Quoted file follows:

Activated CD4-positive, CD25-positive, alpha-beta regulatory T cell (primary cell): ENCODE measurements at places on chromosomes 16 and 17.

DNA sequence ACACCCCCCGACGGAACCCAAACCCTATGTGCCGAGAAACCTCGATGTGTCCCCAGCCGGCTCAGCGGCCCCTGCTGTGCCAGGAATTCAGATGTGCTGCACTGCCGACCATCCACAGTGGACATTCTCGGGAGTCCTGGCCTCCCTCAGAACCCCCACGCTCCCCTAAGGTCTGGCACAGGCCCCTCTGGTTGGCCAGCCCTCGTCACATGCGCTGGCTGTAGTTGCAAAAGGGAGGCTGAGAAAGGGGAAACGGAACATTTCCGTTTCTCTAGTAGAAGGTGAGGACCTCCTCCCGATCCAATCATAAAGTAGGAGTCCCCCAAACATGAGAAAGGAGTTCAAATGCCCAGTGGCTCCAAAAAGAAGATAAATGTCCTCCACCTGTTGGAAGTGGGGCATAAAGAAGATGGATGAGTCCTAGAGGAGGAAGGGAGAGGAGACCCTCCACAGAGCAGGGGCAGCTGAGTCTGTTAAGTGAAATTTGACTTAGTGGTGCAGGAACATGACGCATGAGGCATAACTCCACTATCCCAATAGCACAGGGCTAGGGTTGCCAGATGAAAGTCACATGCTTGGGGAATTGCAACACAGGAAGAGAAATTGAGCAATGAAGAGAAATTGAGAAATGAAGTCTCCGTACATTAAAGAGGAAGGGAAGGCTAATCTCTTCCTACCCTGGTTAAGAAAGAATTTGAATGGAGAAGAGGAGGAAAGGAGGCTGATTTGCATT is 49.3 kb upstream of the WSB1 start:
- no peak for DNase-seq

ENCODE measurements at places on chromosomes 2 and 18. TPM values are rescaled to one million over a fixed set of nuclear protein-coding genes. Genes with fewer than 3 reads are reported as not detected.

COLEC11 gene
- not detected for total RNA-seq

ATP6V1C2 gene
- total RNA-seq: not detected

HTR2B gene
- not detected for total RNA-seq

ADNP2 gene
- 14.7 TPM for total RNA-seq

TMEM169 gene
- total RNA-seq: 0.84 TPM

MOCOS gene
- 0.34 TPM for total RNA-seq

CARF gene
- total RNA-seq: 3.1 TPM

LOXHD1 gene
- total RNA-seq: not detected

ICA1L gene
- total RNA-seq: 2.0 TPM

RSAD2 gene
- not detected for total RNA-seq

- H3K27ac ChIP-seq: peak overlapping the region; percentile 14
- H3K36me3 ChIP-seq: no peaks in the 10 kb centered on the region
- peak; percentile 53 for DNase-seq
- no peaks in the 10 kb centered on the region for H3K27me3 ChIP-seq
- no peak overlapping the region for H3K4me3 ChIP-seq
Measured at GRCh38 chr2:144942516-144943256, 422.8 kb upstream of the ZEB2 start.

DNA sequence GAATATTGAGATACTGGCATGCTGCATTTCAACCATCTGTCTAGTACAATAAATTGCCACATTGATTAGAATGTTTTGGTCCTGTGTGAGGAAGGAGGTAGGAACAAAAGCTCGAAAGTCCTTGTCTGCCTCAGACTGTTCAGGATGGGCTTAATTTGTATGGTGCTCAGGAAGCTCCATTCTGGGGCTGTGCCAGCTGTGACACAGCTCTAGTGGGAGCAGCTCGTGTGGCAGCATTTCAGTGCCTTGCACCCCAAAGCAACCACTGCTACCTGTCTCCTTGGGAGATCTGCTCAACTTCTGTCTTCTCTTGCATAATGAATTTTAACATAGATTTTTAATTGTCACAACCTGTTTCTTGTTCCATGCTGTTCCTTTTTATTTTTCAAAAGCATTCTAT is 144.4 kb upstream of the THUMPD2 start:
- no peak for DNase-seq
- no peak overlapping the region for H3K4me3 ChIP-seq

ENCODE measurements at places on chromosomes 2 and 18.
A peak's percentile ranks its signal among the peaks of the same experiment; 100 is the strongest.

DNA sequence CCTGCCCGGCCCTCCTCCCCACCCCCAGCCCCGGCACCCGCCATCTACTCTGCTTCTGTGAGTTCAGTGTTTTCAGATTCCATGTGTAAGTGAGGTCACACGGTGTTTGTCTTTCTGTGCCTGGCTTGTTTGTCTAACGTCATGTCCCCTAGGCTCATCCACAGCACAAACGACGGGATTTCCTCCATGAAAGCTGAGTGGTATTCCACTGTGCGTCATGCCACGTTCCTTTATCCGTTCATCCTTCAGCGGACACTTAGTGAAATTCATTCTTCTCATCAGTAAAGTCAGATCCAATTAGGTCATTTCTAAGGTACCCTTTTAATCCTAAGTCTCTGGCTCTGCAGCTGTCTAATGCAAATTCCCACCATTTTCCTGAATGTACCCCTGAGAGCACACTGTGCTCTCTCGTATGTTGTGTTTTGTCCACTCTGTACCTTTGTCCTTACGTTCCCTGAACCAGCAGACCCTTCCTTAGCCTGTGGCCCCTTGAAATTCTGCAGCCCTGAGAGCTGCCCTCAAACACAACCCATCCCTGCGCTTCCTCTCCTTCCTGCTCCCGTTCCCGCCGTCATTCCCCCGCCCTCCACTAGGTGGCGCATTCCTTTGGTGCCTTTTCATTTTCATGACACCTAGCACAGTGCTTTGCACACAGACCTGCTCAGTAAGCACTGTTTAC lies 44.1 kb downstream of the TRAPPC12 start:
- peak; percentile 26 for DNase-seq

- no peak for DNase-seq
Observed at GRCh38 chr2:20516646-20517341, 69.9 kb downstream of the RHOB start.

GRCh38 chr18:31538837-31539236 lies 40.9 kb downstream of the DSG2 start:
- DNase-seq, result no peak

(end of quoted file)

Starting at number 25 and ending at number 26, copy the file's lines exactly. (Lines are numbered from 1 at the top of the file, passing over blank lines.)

- H3K27ac ChIP-seq: peak overlapping the region; percentile 14
- H3K36me3 ChIP-seq: no peaks in the 10 kb centered on the region